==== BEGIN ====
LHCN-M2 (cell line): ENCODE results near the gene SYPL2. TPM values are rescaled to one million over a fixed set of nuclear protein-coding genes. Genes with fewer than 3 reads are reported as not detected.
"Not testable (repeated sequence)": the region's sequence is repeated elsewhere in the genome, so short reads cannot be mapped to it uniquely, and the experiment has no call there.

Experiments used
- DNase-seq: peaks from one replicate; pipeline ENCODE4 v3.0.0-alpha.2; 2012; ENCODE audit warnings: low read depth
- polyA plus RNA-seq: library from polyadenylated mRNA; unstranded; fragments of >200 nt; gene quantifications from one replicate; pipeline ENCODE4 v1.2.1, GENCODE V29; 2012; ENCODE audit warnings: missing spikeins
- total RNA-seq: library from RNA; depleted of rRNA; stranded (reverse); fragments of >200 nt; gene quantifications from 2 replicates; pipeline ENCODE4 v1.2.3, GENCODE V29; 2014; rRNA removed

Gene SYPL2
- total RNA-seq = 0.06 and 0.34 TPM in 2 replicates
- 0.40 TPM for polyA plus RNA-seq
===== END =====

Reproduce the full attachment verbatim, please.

LHCN-M2 (cell line): ENCODE results near the gene SYPL2. TPM values are rescaled to one million over a fixed set of nuclear protein-coding genes. Genes with fewer than 3 reads are reported as not detected.
"Not testable (repeated sequence)": the region's sequence is repeated elsewhere in the genome, so short reads cannot be mapped to it uniquely, and the experiment has no call there.

Experiments used
- DNase-seq: peaks from one replicate; pipeline ENCODE4 v3.0.0-alpha.2; 2012; ENCODE audit warnings: low read depth
- polyA plus RNA-seq: library from polyadenylated mRNA; unstranded; fragments of >200 nt; gene quantifications from one replicate; pipeline ENCODE4 v1.2.1, GENCODE V29; 2012; ENCODE audit warnings: missing spikeins
- total RNA-seq: library from RNA; depleted of rRNA; stranded (reverse); fragments of >200 nt; gene quantifications from 2 replicates; pipeline ENCODE4 v1.2.3, GENCODE V29; 2014; rRNA removed

Gene SYPL2
- total RNA-seq = 0.06 and 0.34 TPM in 2 replicates
- 0.40 TPM for polyA plus RNA-seq